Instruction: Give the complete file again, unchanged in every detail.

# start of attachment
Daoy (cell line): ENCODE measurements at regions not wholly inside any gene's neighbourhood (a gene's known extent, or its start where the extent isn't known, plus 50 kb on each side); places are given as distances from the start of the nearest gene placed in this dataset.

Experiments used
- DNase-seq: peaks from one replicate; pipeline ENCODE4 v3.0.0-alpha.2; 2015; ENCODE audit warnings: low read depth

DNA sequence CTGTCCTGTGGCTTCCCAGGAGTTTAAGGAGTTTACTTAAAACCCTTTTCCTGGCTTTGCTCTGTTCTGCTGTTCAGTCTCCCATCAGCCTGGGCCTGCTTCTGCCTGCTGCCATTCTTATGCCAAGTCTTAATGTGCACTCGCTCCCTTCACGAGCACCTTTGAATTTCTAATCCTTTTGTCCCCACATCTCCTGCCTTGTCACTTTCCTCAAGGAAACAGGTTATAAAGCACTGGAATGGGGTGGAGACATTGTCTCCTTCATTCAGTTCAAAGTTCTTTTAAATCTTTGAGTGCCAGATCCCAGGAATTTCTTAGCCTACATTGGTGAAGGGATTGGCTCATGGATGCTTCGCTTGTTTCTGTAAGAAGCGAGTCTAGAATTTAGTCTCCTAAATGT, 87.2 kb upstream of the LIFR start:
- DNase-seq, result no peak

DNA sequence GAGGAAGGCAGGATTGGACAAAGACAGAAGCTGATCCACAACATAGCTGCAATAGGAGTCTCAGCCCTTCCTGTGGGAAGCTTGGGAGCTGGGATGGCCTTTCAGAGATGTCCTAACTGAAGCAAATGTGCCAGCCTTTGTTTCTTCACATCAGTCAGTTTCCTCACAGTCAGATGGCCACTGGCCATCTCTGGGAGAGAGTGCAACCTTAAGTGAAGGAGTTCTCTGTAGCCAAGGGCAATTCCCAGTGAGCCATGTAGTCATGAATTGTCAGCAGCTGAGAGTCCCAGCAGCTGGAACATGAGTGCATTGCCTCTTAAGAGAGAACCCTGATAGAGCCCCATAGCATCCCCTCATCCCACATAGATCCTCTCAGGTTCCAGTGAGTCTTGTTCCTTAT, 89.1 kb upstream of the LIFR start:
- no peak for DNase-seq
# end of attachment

Daoy (cell line): ENCODE measurements at regions not wholly inside any gene's neighbourhood (a gene's known extent, or its start where the extent isn't known, plus 50 kb on each side); places are given as distances from the start of the nearest gene placed in this dataset.

Experiments used
- DNase-seq: peaks from one replicate; pipeline ENCODE4 v3.0.0-alpha.2; 2015; ENCODE audit warnings: low read depth

DNA sequence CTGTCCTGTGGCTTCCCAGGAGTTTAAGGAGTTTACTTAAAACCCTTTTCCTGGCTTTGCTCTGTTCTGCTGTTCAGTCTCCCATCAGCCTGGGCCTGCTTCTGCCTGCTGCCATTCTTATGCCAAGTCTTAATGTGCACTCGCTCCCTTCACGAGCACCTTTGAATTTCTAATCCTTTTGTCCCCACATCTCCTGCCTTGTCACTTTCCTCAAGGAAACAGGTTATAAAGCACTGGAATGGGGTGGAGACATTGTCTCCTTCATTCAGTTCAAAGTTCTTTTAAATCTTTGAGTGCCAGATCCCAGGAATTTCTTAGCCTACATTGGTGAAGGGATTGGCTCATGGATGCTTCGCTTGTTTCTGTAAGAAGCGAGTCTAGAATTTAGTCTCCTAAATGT, 87.2 kb upstream of the LIFR start:
- DNase-seq, result no peak

DNA sequence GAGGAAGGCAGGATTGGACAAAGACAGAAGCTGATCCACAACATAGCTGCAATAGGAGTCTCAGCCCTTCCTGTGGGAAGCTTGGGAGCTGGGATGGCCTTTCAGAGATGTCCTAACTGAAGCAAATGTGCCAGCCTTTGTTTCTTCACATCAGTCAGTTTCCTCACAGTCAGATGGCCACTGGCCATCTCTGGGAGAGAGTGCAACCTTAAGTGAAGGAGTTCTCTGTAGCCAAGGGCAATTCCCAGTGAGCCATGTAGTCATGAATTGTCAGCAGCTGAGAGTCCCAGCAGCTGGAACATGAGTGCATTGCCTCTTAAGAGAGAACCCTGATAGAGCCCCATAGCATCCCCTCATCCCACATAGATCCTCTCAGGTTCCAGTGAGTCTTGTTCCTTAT, 89.1 kb upstream of the LIFR start:
- no peak for DNase-seq